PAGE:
MonitorsPublished on Jun 12, 2013
Iraq's Prime Minister Nouri Al-Maliki led a landmark cabinet meeting in the country's Kurdish region, in an effort to diffuse tensions between Kurds and the central government, a dispute that is the biggest threat to Iraq's stability.
Iraqi PM makes rare visit to Kurdish north
< class="text1" align="justify">Iraq

Iraq's Prime Minister Nouri Al-Maliki led a landmark cabinet meeting in the country's Kurdish region, in an effort to diffuse tensions between Kurds and the central government, a dispute that is the biggest threat to Iraq's stability.

Baghdad and Erbil, deadlocked for years, lay claim to a 'tract of land stretching from Iraq's eastern border with Iran to its western frontier with Syria, and they also disagree over the apportioning of oil revenues and the signing of contracts with foreign energy firms'.

Member of Parliament Omar al-Jabouri has expressed concern that Mr. Maliki's visit to Erbil may result in deals for 'achieving personal and partisan gains' that could threaten the country's unity. This threat is heightened because the Kurdistan region seeks to incorporate Kirkuk and large parts of Nineveh, Diyala, and Salah il-Din provinces within Kurdistan.

The central government believes that it should manage the country's oil policy and is therefore, opposed to Kurdish deals on oil exploration and pipelines that ship oil produced in their region but are not state-run.

The meeting between Al-Maliki and Kurdish regional President Massud Barzani comes just days after the interior ministry in Baghdad issued a strongly-worded statement calling for Kurdish forces to withdraw from disputed territory, threatening a fragile peace between the two sides' militaries
< class="text11verdana">Source: Iraqi News, June 10, 2013; Al Jazeera, June 10, 2013

< class="heading12boldGeorgia">Egypt-Ethiopia row over Nile dam

Ethiopia is diverting the flow of the Blue Nile River to construct a USD 4.7 billion hydroelectric dam that will fulfil its energy needs. The Blue Nile is one of the major tributaries of the Nile River and 84 per cent of the water from world's longest river originates in Ethiopia.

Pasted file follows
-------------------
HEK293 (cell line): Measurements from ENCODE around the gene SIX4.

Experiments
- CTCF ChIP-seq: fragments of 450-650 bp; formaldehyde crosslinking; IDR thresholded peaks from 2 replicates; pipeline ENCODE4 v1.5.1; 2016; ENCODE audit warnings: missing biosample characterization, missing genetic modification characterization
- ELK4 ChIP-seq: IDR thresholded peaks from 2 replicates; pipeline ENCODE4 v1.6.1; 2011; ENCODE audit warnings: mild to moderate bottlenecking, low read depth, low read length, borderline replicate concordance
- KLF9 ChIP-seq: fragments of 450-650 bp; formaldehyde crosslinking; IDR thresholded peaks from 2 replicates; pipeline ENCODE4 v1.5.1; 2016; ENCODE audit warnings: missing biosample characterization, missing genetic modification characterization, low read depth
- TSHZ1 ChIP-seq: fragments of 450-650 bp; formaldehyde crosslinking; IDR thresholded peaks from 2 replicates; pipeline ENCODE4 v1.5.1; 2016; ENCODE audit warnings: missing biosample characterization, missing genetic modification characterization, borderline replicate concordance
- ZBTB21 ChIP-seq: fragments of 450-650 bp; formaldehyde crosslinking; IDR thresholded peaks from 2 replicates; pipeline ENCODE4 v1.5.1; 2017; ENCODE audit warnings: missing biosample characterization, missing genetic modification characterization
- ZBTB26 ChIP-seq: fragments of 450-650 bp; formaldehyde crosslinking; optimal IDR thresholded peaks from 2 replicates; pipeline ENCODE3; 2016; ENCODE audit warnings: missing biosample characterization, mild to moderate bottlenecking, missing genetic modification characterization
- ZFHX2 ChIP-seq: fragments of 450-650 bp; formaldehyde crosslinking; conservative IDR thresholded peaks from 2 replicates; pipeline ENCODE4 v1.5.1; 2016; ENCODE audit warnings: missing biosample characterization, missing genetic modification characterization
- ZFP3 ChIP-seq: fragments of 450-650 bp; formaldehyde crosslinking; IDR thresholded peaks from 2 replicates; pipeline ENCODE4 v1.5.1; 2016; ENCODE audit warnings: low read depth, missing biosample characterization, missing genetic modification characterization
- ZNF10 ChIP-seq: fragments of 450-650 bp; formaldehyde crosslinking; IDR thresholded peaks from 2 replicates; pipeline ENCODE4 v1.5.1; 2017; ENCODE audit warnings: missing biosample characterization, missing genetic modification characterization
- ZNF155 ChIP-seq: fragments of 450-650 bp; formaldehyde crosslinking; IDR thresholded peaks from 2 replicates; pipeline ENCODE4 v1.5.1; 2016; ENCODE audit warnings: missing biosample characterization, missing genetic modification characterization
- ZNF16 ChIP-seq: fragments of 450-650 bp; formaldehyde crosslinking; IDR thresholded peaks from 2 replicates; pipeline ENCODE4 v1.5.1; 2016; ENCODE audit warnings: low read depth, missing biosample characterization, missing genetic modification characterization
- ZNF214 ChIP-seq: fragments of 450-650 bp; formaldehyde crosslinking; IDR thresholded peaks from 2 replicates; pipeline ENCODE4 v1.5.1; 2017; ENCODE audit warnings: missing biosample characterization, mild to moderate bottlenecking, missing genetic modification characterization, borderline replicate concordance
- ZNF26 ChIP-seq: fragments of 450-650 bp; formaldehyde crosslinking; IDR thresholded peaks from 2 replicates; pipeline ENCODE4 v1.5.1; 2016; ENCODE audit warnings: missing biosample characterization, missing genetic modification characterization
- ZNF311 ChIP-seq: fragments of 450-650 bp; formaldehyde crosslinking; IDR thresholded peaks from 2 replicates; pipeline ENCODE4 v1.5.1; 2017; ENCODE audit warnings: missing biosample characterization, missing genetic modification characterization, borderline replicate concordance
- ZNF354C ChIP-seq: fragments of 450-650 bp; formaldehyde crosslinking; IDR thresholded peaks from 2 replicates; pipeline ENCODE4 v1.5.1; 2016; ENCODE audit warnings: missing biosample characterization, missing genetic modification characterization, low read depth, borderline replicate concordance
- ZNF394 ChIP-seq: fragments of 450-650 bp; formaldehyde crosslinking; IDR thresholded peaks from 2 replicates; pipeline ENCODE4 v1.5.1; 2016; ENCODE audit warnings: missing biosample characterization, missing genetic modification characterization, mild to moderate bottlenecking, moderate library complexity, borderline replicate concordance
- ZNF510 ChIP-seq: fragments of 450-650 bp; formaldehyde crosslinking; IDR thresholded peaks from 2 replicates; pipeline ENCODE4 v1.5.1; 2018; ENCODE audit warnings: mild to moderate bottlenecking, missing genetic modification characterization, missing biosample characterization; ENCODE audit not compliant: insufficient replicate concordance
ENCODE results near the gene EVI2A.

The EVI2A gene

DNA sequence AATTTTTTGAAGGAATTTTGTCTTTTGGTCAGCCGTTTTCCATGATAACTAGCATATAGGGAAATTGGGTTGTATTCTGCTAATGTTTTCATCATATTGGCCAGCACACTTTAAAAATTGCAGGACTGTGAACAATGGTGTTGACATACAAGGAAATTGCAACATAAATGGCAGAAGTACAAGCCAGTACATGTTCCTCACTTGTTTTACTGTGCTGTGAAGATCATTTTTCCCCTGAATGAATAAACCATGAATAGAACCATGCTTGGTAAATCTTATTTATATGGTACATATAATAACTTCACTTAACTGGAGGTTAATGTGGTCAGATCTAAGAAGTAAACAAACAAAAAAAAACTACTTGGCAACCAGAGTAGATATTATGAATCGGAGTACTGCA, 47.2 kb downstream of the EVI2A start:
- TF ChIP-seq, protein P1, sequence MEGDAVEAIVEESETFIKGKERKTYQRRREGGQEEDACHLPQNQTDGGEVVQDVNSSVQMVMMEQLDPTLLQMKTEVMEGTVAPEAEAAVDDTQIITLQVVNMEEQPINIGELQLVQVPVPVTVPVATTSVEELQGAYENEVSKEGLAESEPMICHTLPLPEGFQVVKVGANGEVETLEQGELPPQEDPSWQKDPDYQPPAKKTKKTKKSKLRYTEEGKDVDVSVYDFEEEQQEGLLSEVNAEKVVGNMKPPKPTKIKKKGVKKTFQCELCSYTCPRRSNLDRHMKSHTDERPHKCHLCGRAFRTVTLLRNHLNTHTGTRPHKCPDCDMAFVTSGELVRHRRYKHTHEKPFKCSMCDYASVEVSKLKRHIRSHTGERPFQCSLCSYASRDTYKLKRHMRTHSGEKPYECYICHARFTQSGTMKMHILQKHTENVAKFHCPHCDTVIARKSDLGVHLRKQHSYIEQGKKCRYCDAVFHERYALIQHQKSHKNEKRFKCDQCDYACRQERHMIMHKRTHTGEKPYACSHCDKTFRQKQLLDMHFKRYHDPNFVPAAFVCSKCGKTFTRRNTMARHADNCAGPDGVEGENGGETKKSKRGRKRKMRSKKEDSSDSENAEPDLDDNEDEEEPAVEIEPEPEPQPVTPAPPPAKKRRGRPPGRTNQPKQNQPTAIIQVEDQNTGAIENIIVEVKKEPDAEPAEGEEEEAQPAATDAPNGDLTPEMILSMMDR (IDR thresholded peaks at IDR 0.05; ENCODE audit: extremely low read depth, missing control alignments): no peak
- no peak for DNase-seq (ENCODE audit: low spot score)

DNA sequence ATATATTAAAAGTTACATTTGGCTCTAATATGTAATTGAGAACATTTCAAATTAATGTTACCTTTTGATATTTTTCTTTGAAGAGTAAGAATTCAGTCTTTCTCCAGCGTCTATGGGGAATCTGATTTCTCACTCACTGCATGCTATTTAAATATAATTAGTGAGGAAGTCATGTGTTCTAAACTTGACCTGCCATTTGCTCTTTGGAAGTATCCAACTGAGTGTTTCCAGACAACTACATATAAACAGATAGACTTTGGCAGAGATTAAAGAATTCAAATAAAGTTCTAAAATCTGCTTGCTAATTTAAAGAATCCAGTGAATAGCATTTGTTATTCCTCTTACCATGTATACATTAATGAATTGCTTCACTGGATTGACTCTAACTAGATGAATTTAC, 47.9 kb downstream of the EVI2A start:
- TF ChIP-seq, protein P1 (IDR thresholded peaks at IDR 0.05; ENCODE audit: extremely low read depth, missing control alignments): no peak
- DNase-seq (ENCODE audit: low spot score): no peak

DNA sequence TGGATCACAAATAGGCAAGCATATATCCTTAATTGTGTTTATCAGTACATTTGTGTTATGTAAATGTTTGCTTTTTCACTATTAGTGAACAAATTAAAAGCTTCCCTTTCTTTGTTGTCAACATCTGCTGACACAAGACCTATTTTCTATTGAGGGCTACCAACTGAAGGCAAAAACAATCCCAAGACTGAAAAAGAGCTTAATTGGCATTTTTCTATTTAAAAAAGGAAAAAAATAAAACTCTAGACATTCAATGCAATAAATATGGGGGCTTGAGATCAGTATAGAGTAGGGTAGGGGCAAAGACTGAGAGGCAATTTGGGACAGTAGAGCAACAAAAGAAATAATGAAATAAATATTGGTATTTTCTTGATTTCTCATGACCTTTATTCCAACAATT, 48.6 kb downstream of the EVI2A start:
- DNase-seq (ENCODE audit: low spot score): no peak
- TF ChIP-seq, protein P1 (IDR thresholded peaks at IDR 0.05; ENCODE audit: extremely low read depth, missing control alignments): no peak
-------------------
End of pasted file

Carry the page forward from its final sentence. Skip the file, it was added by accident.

According to Mohamed Edrees, the Egyptian Ambassador to Ethiopia, 'The main issue and the essence of the matter is the impact of the dam itself and not of this step of diverting the course of water'. He also said that the diversion is a step in the construction of the dam, and will not affect either Egypt or Sudan in the amount of water because of an alternative by-pass route. However, the Egyptian government's position has changed considerably over the last week. The report of the Tripartite Nile Basin Committee, consisting of experts from Egypt, Sudan and Ethiopia, was meant to determine the effects of the Great Ethiopian Renaissance Dam on Egypt and Sudan. The findings of the long awaited report were, however, considered inconclusive.

Egyptian President Mohammad Morsi has claimed that the dam could endanger Egypt's water supply and that 'all options are open' to deal with this threat. The Ethiopian government has rejected all demands from Cairo to halt the construction of the dam.

Egypt's foreign Minister, Mohamed Kamel Amr, said he would travel to Addis Ababa to deal with the crisis but would not 'give up a single drop of water from the Nile or any part of what arrives into Egypt from this water in terms of quantity and quality'. He also said that Egypt will take note of Ethiopia's assurances that the hydro station would not cut Egypt's water supply before taking any action.

The dam will eventually have capacity of 6,000 megawatts and is central to Ethiopia's plans to become Africa's leading exporter of power.

Sudan, which borders Egypt and Ethiopia and also gets much of its water from the Nile, said it supported the project because the dam will enable Ethiopia to export power to Sudan.
< class="text11verdana">Source: Ahram Online, June 10, 2013; June 6, 2013; Al Jazeera, May 29, 2013

< class="heading12boldGeorgia">Six candidates left in Presidential election fray

Hassan Rohani is elected as the final candidate of the reformists and moderate Principlists for the upcoming Presidential elections. The head of the reformist movement, former President Mohammad Khatami has supported this decision as he asked reformist candidate Mohammad Reza Aref to drop out of the race. Following the decision, Mr Reza said, 'In consideration of Mr Khatami's explicit opinion, and the experiences of two past presidential elections, I declare my withdrawal from the election campaign'. The two reformist candidates from 2009 Presidential elections - Mir Hossein Mousavi and Mehdi Karroubi - remain under house arrest.

The move is seen as an attempt to bolster the reformist vote in favour or Hassan Rohani. Mr Rohani was giving the official backing through a 10-person advisory council meeting arranged by Mr Khatami. Mr Rohani is a former nuclear negotiator and enjoys high popularity.